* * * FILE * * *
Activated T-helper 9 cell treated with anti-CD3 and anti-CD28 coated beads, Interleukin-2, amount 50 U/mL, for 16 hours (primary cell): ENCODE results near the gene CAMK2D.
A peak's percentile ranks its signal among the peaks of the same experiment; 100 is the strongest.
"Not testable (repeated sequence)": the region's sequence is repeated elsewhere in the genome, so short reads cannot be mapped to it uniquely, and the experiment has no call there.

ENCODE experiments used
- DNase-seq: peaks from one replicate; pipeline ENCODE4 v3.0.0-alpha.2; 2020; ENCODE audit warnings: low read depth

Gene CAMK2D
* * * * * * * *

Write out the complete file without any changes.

Activated T-helper 9 cell treated with anti-CD3 and anti-CD28 coated beads, Interleukin-2, amount 50 U/mL, for 16 hours (primary cell): ENCODE results near the gene CAMK2D.
A peak's percentile ranks its signal among the peaks of the same experiment; 100 is the strongest.
"Not testable (repeated sequence)": the region's sequence is repeated elsewhere in the genome, so short reads cannot be mapped to it uniquely, and the experiment has no call there.

ENCODE experiments used
- DNase-seq: peaks from one replicate; pipeline ENCODE4 v3.0.0-alpha.2; 2020; ENCODE audit warnings: low read depth

Gene CAMK2D